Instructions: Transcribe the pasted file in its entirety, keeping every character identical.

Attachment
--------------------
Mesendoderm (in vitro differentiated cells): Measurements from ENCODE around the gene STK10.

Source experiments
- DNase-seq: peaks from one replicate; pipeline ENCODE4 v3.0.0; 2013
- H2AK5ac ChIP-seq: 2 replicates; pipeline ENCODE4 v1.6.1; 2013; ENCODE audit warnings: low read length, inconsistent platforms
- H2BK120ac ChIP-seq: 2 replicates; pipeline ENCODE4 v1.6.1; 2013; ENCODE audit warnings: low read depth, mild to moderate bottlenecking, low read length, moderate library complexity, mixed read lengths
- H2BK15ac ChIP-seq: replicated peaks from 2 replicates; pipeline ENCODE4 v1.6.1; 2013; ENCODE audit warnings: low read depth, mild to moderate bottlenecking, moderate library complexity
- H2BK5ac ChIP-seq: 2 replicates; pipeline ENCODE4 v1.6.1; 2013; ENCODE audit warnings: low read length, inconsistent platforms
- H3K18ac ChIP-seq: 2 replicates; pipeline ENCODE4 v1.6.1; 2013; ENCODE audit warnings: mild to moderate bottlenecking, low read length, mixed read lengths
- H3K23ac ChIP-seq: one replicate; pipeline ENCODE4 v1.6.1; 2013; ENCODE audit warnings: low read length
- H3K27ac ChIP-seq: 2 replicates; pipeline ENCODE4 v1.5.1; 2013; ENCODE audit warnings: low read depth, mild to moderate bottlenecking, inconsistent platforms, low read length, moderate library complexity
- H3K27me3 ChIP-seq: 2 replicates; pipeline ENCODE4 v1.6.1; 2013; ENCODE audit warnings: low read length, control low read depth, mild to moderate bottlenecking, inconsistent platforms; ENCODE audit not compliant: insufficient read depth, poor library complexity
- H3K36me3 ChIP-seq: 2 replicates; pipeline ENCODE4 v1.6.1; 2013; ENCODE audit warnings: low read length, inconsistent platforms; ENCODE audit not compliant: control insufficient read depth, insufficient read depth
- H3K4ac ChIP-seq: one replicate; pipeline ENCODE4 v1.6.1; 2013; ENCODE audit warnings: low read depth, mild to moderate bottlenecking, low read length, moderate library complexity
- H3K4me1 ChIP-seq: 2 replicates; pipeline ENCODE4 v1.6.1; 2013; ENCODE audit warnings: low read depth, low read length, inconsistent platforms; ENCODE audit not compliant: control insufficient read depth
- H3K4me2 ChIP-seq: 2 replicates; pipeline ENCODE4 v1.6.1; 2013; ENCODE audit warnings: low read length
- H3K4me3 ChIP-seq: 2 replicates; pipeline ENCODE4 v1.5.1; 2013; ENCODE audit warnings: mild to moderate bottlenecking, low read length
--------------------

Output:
Mesendoderm (in vitro differentiated cells): Measurements from ENCODE around the gene STK10.

Source experiments
- DNase-seq: peaks from one replicate; pipeline ENCODE4 v3.0.0; 2013
- H2AK5ac ChIP-seq: 2 replicates; pipeline ENCODE4 v1.6.1; 2013; ENCODE audit warnings: low read length, inconsistent platforms
- H2BK120ac ChIP-seq: 2 replicates; pipeline ENCODE4 v1.6.1; 2013; ENCODE audit warnings: low read depth, mild to moderate bottlenecking, low read length, moderate library complexity, mixed read lengths
- H2BK15ac ChIP-seq: replicated peaks from 2 replicates; pipeline ENCODE4 v1.6.1; 2013; ENCODE audit warnings: low read depth, mild to moderate bottlenecking, moderate library complexity
- H2BK5ac ChIP-seq: 2 replicates; pipeline ENCODE4 v1.6.1; 2013; ENCODE audit warnings: low read length, inconsistent platforms
- H3K18ac ChIP-seq: 2 replicates; pipeline ENCODE4 v1.6.1; 2013; ENCODE audit warnings: mild to moderate bottlenecking, low read length, mixed read lengths
- H3K23ac ChIP-seq: one replicate; pipeline ENCODE4 v1.6.1; 2013; ENCODE audit warnings: low read length
- H3K27ac ChIP-seq: 2 replicates; pipeline ENCODE4 v1.5.1; 2013; ENCODE audit warnings: low read depth, mild to moderate bottlenecking, inconsistent platforms, low read length, moderate library complexity
- H3K27me3 ChIP-seq: 2 replicates; pipeline ENCODE4 v1.6.1; 2013; ENCODE audit warnings: low read length, control low read depth, mild to moderate bottlenecking, inconsistent platforms; ENCODE audit not compliant: insufficient read depth, poor library complexity
- H3K36me3 ChIP-seq: 2 replicates; pipeline ENCODE4 v1.6.1; 2013; ENCODE audit warnings: low read length, inconsistent platforms; ENCODE audit not compliant: control insufficient read depth, insufficient read depth
- H3K4ac ChIP-seq: one replicate; pipeline ENCODE4 v1.6.1; 2013; ENCODE audit warnings: low read depth, mild to moderate bottlenecking, low read length, moderate library complexity
- H3K4me1 ChIP-seq: 2 replicates; pipeline ENCODE4 v1.6.1; 2013; ENCODE audit warnings: low read depth, low read length, inconsistent platforms; ENCODE audit not compliant: control insufficient read depth
- H3K4me2 ChIP-seq: 2 replicates; pipeline ENCODE4 v1.6.1; 2013; ENCODE audit warnings: low read length
- H3K4me3 ChIP-seq: 2 replicates; pipeline ENCODE4 v1.5.1; 2013; ENCODE audit warnings: mild to moderate bottlenecking, low read length